Growing Tropical Fruits
Growing Tropical Fruits
Tropical delights you may not think possible
Many of us have started off seeds from an unusual fruit we’ve eaten just to see what grows and I’m sure the windowsills of most households have had a bonsai date, mango, litchi, custard apple or tamarind decorating them at some time. All, especially the tamarind, make very attractive houseplants.
But some of these plants can be encouraged to fruit with just a bit more attention. For instance, the Swiss cheese plant, given a big pot and more light, produces large arum-like flowers which ripen into banana-size cerimans which are delicious once ripe — the skin flakes off in little plates. If you want an impressive house plant that also crops, try ‘Eddoes’ or ‘Taro’, these are Colocasias and the ‘tubers’ are eaten, especially in West Indian cookery. Watch out for the tubers though, because they have an irritant skin.
With only a plastic tent inside a plastic tunnel, a soil warming cable and a household fan heater, I have grown and fruited all the following with surprising ease here in the UK.
Capeand other Physalis species are surprisingly easy. The seed is best ripened in the fruit till the pulp wrinkles up. The plant is perennial under cover, which flowers and fruits better the second year. It will produce prolifically throughout the summer and autumn. They can be hard pruned in late winter or early spring. They need a lot of water!
Peanuts are for the kids, of all ages. You stick them in the soil, not pots, and get compact soft-leaved little plants with yellowish leaves. When you dig them up at the end of the season you have peanuts — simple as that.
Passionfruits are equally easy, but don’t survive long, cold, damp winters well even under cover. They are so quick to grow and fruit that von can often have fruits the first winter after an early spring sowing.
Guavas surprised me. The hard object from the supermarket, hardly fit for jam, produced an attractive compact shrub that cropped in its second year with the most lusciously perfumed and succulent fruit I could imagine, as have its sisters. Try these!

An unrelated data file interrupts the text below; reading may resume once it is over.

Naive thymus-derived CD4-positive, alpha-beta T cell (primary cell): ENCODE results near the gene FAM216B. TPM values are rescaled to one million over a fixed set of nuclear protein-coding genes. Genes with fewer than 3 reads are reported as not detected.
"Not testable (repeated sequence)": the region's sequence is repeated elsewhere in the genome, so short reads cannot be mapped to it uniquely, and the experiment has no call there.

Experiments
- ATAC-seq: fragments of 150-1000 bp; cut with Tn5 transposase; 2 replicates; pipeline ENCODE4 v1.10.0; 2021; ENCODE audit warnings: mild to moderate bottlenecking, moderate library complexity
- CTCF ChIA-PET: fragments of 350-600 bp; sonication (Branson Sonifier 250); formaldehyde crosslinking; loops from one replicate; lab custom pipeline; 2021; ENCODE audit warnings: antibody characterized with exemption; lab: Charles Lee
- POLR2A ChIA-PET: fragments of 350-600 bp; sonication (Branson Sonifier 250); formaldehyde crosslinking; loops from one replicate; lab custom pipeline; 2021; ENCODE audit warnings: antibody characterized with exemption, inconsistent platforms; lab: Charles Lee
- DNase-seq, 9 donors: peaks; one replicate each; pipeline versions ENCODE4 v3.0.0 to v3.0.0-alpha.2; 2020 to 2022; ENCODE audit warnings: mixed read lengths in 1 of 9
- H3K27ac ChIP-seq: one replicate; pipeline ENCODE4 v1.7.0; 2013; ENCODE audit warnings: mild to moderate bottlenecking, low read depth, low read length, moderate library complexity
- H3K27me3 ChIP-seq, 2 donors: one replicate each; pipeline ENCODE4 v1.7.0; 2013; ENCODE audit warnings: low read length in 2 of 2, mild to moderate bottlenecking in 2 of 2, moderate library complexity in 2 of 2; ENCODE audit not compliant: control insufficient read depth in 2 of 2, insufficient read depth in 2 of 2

Lemon grass is essential to much Eastern cuisine and is expensive to buy, yet grows like a weed in its native habitat. Look for fresh stock in the supermarket which hasn’t been cut too close to the stem leaving a tiny bit of the root crown. These will root easily if potted up and given a little bottom heat, or even in a glass of water in summer. Once growing, lemon grass makes magnificent mounds of lemon-scented grass. But beware, it can cut the fingers if mishandled – detach and trim plump new side shoots to use for flavouring.
Ginger is also expensive to buy, yet almost any part of the fresh root with a bud will grow if detached, potted and given some warmth. I grow ginger on in the warm in big buckets which, by winter, produce several pounds of root each.
However, they will flower and fruit given the time, bottom heat and a bucket-sized pot of rich, well-drained compost. Choose a good healthy crowned pineapple, cut off the crown immediately above the fruit and let it dry for several days. Then peel away the lower decaying leaves, usually you will see the first roots already there. Pot up, arrange a little bottom heat and a hot sunny position and keep the centre dry in winter. Be patient, the reward will be worth it!
Bananas are easy but only if you grow the dwarf Musa acuminata ‘Chinensis’ or ‘Cavendishif, and have the roof height because these still need about 10 feet to open their leaves. To guarantee tasty fruits, grow from an offset, not seed – the ‘bulb’ can be brought into the UK from the Canary Islands, where they are widely grown. Pot it up, until it is large enough to plant in the ground under cover, then keep it warm. In a year or two it will fruit – honest! After fruiting, cut down the ‘tree’ and allow the biggest replacement shoot to stay, removing all others.